Normally reviewers write about movies that are new, but when Liam Gavin tweeted that his four year old film was now available on Amazon Prime Video in the UK, I thought it was worth a look.
A quick Google search and I discovered plenty of positive reviews about 'A Dark Song
' and when I read the synopsis it seems like just the type of movie we'd feature on Higgypop, but it was four years old. Normally I'd think we've missed the boat, but since the film is freshly streaming in the UK and that we're all desperate to discover new entertainment while locked down at home, I thought I'd give it a go.
The supernatural movie's writer-director tweeted, "only six people have seen A Dark Song in the UK. But we can now do something about this. A Dark Song is now on Amazon Prime UK!!" I rose to the challenge.
'A Dark Song' is a joint Irish-Welsh production, and opens to stunning scenery of Wales. The gripping and suspenseful independent movie is full of very real-feeling occult imagery and symbology. Unlike Hollywood films that feature witchcraft, 'A Dark Song' uses gritty and raw elements of the occult and dark magic.
The first half of the movie sucks you into the story behind a curious pairing. We meet Sophia, played by Catherine Walker, who is willing to risk everything to perform a dangerous dark magic ritual, but she can't do it alone and teams up with Joseph Solomon, a damaged occultist played by Steve Oram.
Joseph is far from your normal movie witch or wizard, he's seemingly a relatively normal bloke who has some how become an expert in the dark arts. Confined inside of a remote and isolated rural house together by a protective circle of salt around the building, the pair must work their way through the ritual whatever it takes in order to be granted their desires, but when the pair aren't fully open about their true intent, complications arise.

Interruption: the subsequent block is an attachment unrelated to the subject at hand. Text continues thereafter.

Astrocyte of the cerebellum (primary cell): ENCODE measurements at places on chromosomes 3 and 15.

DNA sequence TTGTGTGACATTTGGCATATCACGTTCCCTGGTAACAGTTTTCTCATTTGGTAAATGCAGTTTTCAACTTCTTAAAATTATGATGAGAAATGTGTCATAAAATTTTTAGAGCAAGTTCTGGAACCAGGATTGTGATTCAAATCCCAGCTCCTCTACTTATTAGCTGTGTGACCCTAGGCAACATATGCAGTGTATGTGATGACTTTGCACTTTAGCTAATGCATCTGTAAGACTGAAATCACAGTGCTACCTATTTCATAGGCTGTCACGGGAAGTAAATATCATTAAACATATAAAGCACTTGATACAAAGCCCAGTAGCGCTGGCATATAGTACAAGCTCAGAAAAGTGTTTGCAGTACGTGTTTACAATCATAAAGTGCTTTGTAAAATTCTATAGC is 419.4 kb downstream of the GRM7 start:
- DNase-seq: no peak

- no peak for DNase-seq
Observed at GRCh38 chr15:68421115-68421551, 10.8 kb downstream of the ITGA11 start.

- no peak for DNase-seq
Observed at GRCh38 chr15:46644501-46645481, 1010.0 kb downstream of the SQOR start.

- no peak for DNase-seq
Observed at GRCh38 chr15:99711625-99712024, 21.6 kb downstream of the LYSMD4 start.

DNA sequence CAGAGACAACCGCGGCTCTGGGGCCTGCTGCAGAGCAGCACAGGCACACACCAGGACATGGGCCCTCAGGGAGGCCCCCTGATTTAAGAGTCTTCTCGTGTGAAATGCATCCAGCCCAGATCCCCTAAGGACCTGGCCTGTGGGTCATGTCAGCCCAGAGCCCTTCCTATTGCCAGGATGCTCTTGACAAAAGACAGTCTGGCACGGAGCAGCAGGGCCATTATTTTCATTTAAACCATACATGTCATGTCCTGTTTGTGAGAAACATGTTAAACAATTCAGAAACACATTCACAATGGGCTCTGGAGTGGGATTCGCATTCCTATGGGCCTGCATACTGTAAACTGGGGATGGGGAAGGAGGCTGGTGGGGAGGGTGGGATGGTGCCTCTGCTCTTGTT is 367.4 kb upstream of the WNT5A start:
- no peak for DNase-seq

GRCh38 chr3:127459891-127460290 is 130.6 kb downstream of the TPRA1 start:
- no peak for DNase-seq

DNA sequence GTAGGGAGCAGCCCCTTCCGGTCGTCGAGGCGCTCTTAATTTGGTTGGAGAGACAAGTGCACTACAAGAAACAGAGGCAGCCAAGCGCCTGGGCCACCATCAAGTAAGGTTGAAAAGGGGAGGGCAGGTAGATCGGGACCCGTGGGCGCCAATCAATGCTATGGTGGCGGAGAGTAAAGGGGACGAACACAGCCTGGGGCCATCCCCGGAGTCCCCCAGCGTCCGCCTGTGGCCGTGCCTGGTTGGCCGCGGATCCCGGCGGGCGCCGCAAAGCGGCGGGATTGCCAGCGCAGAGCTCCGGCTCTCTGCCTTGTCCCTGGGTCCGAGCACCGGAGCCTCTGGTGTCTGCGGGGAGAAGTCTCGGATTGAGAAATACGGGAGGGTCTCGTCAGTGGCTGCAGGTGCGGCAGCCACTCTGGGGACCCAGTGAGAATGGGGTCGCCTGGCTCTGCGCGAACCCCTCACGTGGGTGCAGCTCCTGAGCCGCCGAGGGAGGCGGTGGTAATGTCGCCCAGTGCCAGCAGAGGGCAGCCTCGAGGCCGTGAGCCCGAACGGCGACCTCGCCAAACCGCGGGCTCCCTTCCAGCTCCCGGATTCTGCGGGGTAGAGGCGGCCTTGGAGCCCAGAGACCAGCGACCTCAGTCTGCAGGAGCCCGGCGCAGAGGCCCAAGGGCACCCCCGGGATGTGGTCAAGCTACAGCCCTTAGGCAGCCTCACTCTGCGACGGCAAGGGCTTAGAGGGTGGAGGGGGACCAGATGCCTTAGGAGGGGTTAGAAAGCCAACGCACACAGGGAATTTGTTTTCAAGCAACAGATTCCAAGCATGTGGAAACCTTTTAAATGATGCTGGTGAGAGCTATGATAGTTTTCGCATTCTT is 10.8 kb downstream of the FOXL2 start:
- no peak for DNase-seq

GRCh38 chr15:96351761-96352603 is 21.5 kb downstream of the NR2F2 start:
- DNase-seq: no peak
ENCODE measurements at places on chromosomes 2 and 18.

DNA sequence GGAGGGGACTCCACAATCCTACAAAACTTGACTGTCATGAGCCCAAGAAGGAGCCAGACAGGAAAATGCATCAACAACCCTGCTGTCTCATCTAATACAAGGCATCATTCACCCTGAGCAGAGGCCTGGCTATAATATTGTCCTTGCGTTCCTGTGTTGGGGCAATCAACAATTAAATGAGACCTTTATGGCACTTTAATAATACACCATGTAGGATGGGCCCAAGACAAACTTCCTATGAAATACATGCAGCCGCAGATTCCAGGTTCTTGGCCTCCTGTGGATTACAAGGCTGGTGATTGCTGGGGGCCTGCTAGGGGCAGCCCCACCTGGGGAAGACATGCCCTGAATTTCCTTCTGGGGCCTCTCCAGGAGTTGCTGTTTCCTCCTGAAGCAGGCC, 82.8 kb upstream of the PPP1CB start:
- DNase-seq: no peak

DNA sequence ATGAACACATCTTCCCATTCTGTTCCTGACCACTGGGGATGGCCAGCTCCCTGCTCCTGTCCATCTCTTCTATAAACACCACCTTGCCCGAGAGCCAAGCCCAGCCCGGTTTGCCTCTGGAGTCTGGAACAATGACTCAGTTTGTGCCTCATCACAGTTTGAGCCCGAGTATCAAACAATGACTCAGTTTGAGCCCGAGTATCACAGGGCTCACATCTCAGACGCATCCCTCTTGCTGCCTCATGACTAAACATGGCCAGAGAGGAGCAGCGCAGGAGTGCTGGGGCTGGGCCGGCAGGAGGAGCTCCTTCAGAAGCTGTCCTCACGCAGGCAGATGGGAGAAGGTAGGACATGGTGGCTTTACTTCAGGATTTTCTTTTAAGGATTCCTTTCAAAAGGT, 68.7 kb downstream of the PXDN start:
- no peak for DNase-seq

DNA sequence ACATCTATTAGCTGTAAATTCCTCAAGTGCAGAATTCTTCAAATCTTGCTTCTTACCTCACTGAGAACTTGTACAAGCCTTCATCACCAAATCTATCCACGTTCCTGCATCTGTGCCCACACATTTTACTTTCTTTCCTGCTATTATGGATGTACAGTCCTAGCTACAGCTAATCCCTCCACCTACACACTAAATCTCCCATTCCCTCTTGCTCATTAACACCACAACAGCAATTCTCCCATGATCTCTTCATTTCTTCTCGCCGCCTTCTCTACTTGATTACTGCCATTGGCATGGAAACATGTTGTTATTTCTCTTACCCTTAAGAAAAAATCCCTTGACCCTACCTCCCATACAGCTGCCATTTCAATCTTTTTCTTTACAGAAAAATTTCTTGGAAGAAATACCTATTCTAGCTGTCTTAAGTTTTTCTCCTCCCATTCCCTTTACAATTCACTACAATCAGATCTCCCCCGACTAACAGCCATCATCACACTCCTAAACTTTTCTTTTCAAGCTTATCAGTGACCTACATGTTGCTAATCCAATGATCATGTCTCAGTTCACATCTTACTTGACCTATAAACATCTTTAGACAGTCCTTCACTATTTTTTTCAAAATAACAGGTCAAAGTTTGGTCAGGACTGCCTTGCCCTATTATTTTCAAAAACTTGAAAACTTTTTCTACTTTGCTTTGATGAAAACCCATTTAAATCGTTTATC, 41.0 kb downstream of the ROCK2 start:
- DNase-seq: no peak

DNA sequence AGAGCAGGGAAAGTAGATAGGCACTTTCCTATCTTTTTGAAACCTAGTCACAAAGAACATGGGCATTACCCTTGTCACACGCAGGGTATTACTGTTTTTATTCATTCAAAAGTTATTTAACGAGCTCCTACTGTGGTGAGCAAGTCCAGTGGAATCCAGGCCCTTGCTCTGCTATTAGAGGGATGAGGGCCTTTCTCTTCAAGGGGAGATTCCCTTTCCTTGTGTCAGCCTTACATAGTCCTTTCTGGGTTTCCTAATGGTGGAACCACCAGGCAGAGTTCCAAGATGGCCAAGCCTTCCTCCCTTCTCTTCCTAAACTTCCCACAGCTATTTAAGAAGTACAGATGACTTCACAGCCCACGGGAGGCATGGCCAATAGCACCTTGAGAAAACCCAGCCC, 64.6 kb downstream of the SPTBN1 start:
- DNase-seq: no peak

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The beautifully shot movie seem to have been lumped together in the horror genre with slasher movies, but this film would more accurately be described as a dark supernatural thriller. There is a very minimal cast with a brilliantly acting and directed plot primarily revolving around the relationship of the two strangers that have come together under these unusual circumstances.
When it comes to movies about summoning demons, you may think you can predict where this film is going to go, but just when you think you know what's going on, you are proved wrong with a series of twists - or more accurately, revelations.
It's fair to say the ending of the movie has divided audiences, but this is true with most supernatural movies. Fear is in the unknown and revealing a big bad demon in the final act often destroys everything the movie has built towards. In the case of 'A Dark Song', it's less about what's being summoned and more about why it's being summoned, which makes the ending easier to swallow than most paranormal movies.
The choice of setting and type of ritual is reminiscent of the dark magic rituals that took place at Satanist Aleister Crowley's secluded house, which was located on the south-east side of Loch Ness near Foyers in the Scottish Highlands. The location was the ideal place for Crowley to perform his rituals, as he believed that "the first essential is a house in a more or less secluded situation."
It was at Boleskine House that Crowley performed a series of rituals known as the Sacred Magic of Abramelin the Mage, the purpose of the ritual was to invoke a guardian angel, an intent which is mirrored by the rituals in 'A Dark Song'. Crowley believed the process takes over six months to complete.
If you love occult imagery, the history of real-life dark magic, and movies that require you to think a little rather than bombard you with CGI and cheap jump scares, then 'A Dark Song' is for you.
The movie is engaging and gripping, although some have criticised it for its perceived slow pace, however the pace of the film is perfectly matched to the growing level of fear as the pair painstakingly get closer and closer to the end of the ritual and their goals.